The Kotahitanga movement was an autonomous Māori Parliament convened annually from 1892 until 1902. Though not recognised by the New Zealand government the Māori Parliament was an influential body while it lasted.
The 'Whare o Raro' or lower house of the Kotahitanga Parliament formed from the 1893 sitting at Waipatu, Hawke's Bay. The parliament had met from 1892 to 1902 in locations around the North Island. It had an informal meeting at Waitangi in 1892, and then met with elected members at Waipatu in 1892 and 1893.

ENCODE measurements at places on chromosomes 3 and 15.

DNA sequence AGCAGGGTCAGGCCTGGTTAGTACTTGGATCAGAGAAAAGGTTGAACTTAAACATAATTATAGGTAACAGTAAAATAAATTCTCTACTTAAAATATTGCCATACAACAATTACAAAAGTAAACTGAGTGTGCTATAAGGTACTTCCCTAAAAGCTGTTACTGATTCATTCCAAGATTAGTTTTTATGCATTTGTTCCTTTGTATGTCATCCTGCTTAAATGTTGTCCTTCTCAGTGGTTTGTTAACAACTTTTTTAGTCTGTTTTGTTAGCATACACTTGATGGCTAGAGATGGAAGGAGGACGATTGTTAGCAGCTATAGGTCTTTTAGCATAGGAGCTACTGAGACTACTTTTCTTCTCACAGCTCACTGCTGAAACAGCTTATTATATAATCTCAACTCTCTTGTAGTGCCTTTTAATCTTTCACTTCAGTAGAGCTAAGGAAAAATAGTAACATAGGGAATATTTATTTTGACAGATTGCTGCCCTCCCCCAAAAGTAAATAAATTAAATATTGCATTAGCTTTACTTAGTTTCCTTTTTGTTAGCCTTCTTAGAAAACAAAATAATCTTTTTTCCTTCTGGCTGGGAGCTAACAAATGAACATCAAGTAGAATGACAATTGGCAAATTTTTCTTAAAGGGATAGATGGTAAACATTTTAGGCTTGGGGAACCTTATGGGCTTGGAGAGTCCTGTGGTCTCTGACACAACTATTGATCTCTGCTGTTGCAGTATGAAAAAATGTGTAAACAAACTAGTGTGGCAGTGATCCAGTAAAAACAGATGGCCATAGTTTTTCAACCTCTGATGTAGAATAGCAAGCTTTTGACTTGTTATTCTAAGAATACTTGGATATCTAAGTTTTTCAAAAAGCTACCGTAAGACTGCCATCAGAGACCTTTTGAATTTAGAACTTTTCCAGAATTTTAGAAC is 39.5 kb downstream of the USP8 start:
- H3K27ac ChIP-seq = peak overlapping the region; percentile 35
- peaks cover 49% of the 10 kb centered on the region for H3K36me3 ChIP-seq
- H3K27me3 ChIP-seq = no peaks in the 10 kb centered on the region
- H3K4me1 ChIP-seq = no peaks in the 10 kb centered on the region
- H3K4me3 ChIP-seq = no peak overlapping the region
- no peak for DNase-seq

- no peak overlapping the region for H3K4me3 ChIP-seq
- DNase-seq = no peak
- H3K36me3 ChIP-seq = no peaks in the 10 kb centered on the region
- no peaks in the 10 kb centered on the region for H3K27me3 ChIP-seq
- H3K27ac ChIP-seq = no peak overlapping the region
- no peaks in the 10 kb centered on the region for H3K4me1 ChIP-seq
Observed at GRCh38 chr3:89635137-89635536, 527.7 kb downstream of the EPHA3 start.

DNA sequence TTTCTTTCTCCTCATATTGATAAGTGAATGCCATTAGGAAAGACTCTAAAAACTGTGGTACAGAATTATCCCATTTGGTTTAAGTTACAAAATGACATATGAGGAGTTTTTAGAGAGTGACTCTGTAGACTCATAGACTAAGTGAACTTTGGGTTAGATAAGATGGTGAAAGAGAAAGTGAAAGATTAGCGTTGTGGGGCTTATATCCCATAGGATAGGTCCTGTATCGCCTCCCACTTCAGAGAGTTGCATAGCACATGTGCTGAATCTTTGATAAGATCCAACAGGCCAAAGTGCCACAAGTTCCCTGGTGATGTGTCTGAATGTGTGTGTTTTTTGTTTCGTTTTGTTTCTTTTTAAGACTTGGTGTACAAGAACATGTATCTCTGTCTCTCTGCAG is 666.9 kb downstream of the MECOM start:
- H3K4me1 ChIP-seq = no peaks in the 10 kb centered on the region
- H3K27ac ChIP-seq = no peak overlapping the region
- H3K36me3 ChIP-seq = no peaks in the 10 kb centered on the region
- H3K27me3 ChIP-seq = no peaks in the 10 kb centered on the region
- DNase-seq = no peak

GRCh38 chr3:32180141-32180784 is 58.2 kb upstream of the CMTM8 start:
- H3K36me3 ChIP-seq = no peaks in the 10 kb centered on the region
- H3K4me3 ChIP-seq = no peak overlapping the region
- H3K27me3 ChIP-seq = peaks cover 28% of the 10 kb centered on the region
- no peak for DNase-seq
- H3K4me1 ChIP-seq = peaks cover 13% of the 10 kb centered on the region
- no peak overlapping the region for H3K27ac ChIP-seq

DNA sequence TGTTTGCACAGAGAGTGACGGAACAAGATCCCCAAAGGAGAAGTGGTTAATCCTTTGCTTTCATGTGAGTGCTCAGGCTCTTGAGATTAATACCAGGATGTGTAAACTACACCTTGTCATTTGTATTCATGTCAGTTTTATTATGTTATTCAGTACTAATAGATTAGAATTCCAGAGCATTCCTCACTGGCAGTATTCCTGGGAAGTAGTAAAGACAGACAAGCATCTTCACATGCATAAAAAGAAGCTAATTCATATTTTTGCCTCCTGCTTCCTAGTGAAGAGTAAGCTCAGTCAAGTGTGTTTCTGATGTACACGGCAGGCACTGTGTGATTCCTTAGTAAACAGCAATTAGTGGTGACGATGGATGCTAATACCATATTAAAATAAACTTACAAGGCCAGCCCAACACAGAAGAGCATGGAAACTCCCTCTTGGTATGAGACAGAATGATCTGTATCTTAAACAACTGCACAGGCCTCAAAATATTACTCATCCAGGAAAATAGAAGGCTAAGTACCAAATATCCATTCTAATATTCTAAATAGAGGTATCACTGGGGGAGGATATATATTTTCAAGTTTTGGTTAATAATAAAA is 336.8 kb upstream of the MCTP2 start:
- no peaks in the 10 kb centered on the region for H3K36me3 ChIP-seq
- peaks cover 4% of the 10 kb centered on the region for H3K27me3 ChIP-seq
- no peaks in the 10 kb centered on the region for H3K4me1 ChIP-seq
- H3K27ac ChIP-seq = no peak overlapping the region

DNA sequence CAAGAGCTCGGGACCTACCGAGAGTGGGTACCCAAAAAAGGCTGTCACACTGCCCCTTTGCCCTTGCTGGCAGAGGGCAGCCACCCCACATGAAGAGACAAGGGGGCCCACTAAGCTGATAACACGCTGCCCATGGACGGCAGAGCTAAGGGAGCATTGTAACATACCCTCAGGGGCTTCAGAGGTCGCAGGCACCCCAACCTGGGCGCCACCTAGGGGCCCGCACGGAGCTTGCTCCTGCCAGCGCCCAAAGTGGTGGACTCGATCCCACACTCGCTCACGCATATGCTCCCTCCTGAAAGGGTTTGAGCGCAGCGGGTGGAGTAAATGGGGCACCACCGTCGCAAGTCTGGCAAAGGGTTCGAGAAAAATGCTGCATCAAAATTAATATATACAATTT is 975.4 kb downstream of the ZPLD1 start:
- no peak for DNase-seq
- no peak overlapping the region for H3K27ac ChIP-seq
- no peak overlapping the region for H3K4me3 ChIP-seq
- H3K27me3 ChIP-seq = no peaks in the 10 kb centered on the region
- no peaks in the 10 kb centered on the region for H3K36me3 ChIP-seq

From 1894 the Māori parliament sat at Pākirikiri near Gisborne and Rotorua, with further sittings in 1900 and 1901. The 1896 meeting was at Tokaanu, Taupō, then sat at Pāpāwai, Greytown for two years. The final sitting was at Waiōmatatini on the East Coast of the North Island.
Te Kotahitanga was distinct from Te Kauhanganui, the Māori parliament established by the Kingitanga movement in the late 1880s, because it called for the union of all Māori tribes, whereas Te Kauhanganui was convened by and for the hapū of the Waikato-Tainui region. In 1895 the two movements considered merging, but this ultimately failed.
By 1902 its role was largely superseded by the Māori Councils established by James Carroll and Hone Heke Ngapua through the Māori Councils Act 1900. As a result, Kotahitanga members unanimously voted for its dissolution at the 10th Parliament at Waiōmatatini in 1902.